Molecular clock

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The molecular clock is a metaphor for a method in genetics that uses DNA sequencing to estimate when two species split from a common ancestor. The more mutations (differences in the DNA sequence) that have arisen after the split, the longer the development time ( evolution time) has been since then. It is difficult to determine the mutation rate (the frequency of mutations) and thus to calibrate the “speed” of the molecular clock .

The molecular clock technique is an important tool in molecular genetics for dating evolutionary events and for classifying living things .

Research and calibration

The term molecular clock was introduced by Emile Zuckerkandl and Linus Pauling . In 1962 they noticed that the amino acids in hemoglobin became more and more different the longer the separate evolutionary periods of two species . They generalized their observation to the hypothesis that the mutation rate of any protein is constant over time during evolution.

In 1967 Allan Wilson and Vincent Sarich applied this hypothesis in particular to the evolution of the hominini ( humans and their immediate fossil ancestors). Their timescale was shifted significantly to the older one in a recalculation in 2012, especially for the development of Homo sapiens .

A temporarily increased selection pressure can, however, mean that mutations prevail more quickly in a population and thus - with a constant mutation rate - the rate of the molecular clock accelerates. Motoo Kimura observed in 1968 that although many mutations change the DNA sequences, they do not affect the phenotype ( neutral theory ) and are therefore not subject to selection . These evolutionarily “neutral” differences can be used to measure time. For calibration, species were used as reference for which the time of their splitting was known from fossil finds.

In 1999 Francisco J. Ayala listed five factors that influence the speed of the molecular clock:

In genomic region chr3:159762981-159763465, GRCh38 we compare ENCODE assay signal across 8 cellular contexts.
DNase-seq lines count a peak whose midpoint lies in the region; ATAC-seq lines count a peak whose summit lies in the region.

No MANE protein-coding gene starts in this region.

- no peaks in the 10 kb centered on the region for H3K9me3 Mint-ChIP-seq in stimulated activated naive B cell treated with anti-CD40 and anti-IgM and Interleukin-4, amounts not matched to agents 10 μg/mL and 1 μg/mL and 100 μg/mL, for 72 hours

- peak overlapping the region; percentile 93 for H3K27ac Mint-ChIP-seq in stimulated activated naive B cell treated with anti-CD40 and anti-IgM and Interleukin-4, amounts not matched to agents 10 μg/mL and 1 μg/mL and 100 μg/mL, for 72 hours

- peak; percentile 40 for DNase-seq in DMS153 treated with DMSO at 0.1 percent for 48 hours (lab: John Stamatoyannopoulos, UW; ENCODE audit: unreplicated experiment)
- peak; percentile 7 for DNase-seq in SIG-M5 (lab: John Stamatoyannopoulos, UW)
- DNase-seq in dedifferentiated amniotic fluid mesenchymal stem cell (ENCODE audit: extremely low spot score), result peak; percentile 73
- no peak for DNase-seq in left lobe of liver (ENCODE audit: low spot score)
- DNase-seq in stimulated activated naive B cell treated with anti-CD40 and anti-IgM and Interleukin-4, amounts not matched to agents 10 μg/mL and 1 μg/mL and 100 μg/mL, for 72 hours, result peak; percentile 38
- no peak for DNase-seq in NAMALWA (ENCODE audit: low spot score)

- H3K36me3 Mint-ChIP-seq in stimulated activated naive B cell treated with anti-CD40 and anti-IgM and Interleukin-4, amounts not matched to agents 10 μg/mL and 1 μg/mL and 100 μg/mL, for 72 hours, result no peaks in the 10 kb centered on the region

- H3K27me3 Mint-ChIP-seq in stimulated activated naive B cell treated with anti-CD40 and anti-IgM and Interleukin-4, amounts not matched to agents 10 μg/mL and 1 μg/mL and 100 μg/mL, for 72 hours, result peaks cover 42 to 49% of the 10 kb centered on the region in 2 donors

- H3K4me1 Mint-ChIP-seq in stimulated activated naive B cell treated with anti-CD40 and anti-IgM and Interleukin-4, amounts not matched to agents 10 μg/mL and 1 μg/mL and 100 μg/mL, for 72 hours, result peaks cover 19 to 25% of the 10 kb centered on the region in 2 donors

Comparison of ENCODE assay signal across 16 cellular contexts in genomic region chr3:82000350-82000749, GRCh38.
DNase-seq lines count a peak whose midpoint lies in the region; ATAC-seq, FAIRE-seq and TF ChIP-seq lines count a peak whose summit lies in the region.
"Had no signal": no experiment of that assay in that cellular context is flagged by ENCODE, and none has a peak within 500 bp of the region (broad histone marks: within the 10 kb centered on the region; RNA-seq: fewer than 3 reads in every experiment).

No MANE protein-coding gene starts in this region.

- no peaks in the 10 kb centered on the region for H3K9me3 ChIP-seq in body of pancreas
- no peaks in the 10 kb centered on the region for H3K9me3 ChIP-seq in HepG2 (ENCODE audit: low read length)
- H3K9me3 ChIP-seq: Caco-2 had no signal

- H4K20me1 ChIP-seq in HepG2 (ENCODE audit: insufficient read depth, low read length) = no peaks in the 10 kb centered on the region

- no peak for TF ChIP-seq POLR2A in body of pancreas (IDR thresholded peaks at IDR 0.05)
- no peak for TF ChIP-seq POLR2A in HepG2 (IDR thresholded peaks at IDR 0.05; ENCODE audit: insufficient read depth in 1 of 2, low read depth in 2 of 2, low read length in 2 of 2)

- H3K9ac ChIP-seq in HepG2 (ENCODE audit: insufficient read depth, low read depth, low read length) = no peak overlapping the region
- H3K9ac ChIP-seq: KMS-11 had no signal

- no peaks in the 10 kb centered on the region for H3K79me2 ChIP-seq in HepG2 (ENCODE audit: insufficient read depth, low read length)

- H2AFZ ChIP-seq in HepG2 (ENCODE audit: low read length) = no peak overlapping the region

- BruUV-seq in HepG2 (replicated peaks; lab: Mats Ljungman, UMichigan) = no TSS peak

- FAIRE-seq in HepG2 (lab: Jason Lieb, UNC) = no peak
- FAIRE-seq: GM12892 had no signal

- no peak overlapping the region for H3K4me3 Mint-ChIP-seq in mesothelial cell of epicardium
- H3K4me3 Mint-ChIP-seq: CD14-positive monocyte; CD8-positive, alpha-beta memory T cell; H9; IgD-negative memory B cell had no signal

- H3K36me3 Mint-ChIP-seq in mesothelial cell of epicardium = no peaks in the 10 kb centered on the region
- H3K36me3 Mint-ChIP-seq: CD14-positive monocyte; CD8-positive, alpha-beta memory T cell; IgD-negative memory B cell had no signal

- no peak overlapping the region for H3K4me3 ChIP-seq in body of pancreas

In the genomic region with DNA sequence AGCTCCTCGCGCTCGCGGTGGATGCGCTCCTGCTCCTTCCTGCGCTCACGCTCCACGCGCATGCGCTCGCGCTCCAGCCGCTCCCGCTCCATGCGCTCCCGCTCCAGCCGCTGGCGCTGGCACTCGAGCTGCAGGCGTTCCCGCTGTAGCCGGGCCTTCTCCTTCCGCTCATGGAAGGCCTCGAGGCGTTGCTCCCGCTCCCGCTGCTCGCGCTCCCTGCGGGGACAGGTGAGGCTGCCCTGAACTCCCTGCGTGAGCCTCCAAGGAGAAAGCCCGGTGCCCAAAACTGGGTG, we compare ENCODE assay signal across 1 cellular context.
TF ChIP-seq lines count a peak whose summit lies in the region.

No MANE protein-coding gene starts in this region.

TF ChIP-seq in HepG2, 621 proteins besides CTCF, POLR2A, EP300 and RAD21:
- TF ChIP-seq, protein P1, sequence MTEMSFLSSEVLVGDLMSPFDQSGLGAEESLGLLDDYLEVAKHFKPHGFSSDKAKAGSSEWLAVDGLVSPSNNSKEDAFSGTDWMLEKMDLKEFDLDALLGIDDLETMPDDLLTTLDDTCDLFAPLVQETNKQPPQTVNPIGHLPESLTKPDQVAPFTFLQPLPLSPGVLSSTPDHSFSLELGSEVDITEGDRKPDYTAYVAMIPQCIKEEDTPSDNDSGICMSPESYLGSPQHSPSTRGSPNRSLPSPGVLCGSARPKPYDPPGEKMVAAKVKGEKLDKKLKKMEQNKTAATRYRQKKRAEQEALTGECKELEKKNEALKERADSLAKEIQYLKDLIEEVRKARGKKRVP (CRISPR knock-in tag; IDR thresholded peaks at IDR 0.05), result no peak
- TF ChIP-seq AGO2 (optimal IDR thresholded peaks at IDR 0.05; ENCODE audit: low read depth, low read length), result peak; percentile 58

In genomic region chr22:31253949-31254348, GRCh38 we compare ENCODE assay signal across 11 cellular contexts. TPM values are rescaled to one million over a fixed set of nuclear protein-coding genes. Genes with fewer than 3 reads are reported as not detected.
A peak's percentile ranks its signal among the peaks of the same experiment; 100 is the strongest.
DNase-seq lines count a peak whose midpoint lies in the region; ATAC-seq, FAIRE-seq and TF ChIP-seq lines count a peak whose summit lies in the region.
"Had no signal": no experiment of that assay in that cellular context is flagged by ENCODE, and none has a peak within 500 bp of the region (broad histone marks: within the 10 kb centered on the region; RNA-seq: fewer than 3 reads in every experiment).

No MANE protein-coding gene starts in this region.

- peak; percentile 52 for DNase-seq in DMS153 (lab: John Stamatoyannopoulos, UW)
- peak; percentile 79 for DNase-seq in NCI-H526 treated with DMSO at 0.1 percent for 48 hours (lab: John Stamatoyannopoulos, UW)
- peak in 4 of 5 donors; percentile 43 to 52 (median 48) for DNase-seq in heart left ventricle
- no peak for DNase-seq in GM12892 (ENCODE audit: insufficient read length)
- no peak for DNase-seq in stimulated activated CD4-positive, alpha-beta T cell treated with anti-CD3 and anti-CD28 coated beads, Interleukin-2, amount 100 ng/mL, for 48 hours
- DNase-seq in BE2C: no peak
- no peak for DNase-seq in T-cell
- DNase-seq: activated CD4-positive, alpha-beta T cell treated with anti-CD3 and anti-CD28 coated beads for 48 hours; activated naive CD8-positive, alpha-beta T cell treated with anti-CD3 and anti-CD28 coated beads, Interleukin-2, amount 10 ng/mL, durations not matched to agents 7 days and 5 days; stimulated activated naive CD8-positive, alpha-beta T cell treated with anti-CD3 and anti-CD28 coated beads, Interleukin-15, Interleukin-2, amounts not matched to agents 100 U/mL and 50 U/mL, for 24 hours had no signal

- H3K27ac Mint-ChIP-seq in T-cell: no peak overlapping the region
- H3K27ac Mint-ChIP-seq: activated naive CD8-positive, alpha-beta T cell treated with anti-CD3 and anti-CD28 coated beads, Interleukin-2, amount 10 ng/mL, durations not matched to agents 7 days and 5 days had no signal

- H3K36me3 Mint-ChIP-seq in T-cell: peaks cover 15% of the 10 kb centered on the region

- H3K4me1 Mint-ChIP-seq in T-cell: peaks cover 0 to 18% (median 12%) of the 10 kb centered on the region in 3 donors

• Generation duration (the shorter the generation duration, the faster mutations are fixed)
  • Population size (the larger the population, the more mutations are selected)
  • species-specific differences
  • Function of a protein
  • Change of natural selection (change of readout conditions)

According to Ayala, researchers come up with very different results, depending on the organisms and genes used. The various molecular clocks were too imprecise despite more precise analysis and better data. The clock speeds are still not understood.


  • The emergence of the human immunodeficiency virus ( HIV ): The virus type HIV-1 spread to humans in the early 20th century, HIV-2 only in the 1930s.


  • Emile Zuckerkandl, Linus Pauling: Molecular disease, evolution, and genetic heterogeneity . In: Albert Szent-Györgyi: Horizons in Biochemistry. Academic Press, New York 1962.
  • Emile Zuckerkandl, Linus Pauling: Evolutionary divergence and convergence in proteins . In: HV Bryson: Evolving Genes and Proteins. Academic Press, New York 1965, pp. 97-166.
  • Motoo Kimura: Evolutionary Rate at the Molecular Level . In: Nature . Volume 217, 1968, pp. 624-626, doi: 10.1038 / 217624a0 , full text (PDF) . ISSN  0028-0836
  • Francisco J. Ayala: Vagaries of the molecular clock . In: PNAS . Volume 94, No. 15, 1997, pp. 7776-7783, doi: 10.1073 / pnas.94.15.7776 . ISSN  0027-8424
  • Francisco J. Ayala: Molecular clock mirages . In: Bioessays. Hoboken NJ 21.1999, pp. 71-75. ISSN  0265-9247
  • Emmanuel JP Douzery, Frédéric Delsuc, Michael J. Stanhope and Dorothée Huchon: Local molecular clocks in three nuclear genes: divergence times for rodents and other mammals, and incompatibility among fossil calibrations . In: Journal of molecular evolution. Volume 57, Supplement 1, 2003, pp. S201-S213, doi: 10.1007 / s00239-003-0028-x . ISSN  0022-2844

Web links

Individual evidence

  1. Vincent M. Sarich, Allan C. Wilson: Immunological time scale for hominid evolution . In: Science . 158. New York 1967, pp. 1200-1203. doi: 10.1126 / science.158.3805.1200 ISSN  0036-8075
  2. Aylwyn Scally, Richard Durbin: Revising the human mutation rate: implications for understanding human evolution. In: Nature Reviews Genetics. Volume 13, 2012, pp. 745-753, doi: 10.1038 / nrg3295
  3. ^ Ewen Callaway: Studies slow the human DNA clock. In: Nature. Volume 489, No. 7416, 2012, pp. 343-344 doi: 10.1038 / 489343a
  4. The history of the HI virus. On: from July 27, 2008